With Cherokee senior Nikki Clifford going into her senior year this cross country season, head coach Mark Jarvis saw a physically and mentally stronger runner than he had during the prior three years.
Coming off a strong spring track season last school year to finish her junior year, Clifford put emphasis on running more miles in the summer than she ever had before, while also focusing on strength and cross training.
“I thought her potential coming into her senior year was higher than it’s ever been, just by the way her junior year ended with getting to a much better place all around than she had been in the years prior,” Jarvis said.
“And with the way she started this season off … It was just amazing.”
Cherokee kicked off the 2021 season with its first team win at the Cherokee Challenge, with Clifford winning the senior race in a time of 11:43 to secure the Chiefs’ victory. After proving herself in the first race, Clifford just seemed different.
“It was exciting to see the success she was having early on during the season,” Jarvis said. “Over the course of the beginning of the first few weeks, she just didn’t lose. And even that race or two where it didn’t go how she wanted or planned, she was still just consistently finishing near the top in each race, if she wasn’t already in first.
“It was a great indication early on that it was going to be a special year for her.”
During a season in which she defended her Burlington County Open individual title and won the Olympic Conference Championship title, Clifford was often the lead runner for a team that captured a South Jersey Group 4 sectional title, Group 4 state title, Meet of Champions title and Nike Northeast Regional title.
Clifford shined again and again over the course of the season. Due to her instrumental role in Cherokee’s record breaking season, Nicole Clifford is South Jersey Sports Weekly’s Girls Cross Country Runner of the Year.
Looking back, Clifford feels that her individual success at the Cherokee Challenge to start off the year – even though the race is 3,200 meters rather than the traditional 5,000 – helped Clifford see herself as a legitimate top state runner.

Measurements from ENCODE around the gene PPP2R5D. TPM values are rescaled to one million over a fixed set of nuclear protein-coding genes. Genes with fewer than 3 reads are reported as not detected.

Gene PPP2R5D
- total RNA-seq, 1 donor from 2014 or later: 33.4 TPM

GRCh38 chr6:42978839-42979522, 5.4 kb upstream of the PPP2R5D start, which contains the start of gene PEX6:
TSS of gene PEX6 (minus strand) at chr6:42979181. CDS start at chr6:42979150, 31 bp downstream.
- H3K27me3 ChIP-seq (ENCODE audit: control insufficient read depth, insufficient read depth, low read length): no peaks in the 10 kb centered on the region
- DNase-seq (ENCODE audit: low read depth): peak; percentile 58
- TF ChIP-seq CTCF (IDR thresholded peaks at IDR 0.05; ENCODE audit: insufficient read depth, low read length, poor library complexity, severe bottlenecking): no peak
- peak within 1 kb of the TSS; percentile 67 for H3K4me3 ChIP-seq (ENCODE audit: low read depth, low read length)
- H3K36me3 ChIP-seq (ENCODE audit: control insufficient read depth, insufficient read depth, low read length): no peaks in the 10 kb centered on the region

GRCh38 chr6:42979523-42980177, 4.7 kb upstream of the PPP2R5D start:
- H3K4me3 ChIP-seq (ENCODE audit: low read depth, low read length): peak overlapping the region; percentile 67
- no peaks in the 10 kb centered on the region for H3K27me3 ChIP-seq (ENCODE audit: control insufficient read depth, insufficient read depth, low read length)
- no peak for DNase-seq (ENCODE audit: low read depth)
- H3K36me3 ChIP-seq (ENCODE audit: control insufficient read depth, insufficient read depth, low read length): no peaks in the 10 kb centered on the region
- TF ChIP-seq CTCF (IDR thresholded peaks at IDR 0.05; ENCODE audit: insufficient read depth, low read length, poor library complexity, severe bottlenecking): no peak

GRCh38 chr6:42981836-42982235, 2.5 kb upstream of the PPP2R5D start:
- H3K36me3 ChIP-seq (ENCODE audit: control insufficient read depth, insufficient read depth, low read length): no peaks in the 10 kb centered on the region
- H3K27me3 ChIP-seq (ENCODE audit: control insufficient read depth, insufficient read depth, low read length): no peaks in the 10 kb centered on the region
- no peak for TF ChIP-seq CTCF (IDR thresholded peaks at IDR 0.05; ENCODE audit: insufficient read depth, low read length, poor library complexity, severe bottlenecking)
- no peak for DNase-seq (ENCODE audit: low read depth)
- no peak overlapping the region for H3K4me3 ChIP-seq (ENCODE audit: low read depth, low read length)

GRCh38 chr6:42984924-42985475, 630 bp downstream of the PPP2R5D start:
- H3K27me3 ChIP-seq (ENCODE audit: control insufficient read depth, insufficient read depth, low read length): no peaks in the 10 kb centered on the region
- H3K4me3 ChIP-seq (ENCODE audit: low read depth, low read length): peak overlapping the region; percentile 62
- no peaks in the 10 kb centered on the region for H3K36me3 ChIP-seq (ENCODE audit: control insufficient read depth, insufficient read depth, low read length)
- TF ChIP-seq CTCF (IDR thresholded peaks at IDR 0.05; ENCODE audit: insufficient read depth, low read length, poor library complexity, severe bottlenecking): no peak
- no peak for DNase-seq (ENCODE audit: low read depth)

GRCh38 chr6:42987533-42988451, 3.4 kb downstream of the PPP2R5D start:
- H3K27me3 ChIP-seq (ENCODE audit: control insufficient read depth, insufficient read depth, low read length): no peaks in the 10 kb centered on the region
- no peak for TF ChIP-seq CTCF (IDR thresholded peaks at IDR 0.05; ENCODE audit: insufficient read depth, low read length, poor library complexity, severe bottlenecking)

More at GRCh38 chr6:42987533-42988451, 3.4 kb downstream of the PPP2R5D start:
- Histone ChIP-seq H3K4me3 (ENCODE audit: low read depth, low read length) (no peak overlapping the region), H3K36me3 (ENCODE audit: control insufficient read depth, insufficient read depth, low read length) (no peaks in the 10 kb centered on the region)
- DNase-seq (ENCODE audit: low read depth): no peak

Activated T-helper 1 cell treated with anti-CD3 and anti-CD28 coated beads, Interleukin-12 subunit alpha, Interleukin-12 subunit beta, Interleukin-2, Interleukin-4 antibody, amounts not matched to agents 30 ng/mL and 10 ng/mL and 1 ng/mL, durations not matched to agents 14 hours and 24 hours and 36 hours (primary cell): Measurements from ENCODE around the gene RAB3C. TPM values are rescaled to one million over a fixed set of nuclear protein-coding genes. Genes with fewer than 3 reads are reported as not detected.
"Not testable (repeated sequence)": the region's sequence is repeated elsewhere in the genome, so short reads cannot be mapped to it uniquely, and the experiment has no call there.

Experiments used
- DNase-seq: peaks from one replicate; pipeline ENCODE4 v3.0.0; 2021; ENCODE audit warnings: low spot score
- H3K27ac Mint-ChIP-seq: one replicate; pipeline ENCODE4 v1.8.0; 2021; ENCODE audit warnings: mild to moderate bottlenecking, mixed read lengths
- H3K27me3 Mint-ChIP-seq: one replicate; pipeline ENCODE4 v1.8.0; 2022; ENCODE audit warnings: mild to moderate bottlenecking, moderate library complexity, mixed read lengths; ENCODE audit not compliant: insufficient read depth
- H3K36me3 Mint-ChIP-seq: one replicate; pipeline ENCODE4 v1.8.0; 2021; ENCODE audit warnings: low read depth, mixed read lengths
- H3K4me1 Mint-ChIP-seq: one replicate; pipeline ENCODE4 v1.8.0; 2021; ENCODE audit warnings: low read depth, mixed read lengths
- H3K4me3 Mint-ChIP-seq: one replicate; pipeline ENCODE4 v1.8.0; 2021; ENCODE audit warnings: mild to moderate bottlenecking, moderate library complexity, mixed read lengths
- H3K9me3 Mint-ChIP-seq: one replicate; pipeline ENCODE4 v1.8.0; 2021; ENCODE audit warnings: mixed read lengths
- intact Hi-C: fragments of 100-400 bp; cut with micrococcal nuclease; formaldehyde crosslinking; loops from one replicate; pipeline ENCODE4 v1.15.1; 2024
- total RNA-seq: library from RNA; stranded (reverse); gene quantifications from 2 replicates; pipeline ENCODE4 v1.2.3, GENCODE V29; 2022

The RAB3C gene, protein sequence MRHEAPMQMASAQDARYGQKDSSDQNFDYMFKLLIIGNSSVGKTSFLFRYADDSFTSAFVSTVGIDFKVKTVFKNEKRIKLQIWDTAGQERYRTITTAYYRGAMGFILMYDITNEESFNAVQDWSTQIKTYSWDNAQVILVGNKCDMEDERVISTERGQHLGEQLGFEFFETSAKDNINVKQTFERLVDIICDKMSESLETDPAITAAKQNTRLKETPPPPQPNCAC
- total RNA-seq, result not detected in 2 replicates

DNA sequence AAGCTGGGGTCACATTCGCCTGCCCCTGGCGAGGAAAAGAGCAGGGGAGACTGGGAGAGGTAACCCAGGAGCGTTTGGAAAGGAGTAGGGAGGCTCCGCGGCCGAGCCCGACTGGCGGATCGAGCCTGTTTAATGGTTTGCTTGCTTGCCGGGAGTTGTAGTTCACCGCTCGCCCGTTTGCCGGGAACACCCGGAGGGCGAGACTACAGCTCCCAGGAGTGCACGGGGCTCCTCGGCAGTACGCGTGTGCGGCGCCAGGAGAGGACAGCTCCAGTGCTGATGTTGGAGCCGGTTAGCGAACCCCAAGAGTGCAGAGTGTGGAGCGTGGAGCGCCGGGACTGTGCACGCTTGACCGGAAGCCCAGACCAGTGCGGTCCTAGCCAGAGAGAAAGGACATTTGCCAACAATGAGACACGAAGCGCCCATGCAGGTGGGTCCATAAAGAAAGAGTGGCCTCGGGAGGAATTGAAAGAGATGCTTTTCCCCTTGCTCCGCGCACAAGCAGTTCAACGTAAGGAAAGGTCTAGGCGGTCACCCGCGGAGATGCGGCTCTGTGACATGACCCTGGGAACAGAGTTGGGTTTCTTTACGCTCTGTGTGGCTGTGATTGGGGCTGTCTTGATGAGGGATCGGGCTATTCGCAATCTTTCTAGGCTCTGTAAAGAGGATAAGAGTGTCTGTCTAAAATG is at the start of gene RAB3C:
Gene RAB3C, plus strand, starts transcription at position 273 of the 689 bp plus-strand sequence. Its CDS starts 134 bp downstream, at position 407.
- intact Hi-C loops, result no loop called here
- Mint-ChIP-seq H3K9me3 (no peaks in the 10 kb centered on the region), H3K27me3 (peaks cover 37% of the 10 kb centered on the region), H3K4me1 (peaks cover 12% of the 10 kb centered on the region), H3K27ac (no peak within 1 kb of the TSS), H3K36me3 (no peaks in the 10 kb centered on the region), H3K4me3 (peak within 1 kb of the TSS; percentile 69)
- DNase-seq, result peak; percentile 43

“It was definitely such a confidence boost to be able to do that in my first race of the season,” Clifford said. “Even though it’s not the normal 5K, it’s still a good indicator for where you are in your training to start the season, and being able to see my name up there with some of the top returners in the state was a big confidence boost.”
As a senior captain on the relatively young Cherokee team, Clifford provided both leadership and experience, according to her coach. But she said the job felt easy, thanks to both the work ethic and mentality that her fellow runners carried through the season.
“I’ve been asked a few times about what it’s like ‘leading’ this team as a senior, but they made that aspect of the season so easy … “ Clifford said. “Had I not known how old these girls were, I wouldn’t have guessed how young some of us are.
“They are such mature runners and people; they were so driven all season to be the best that they could be,’’ she added.
“If anything, they motivated me throughout the season, not the other way around.”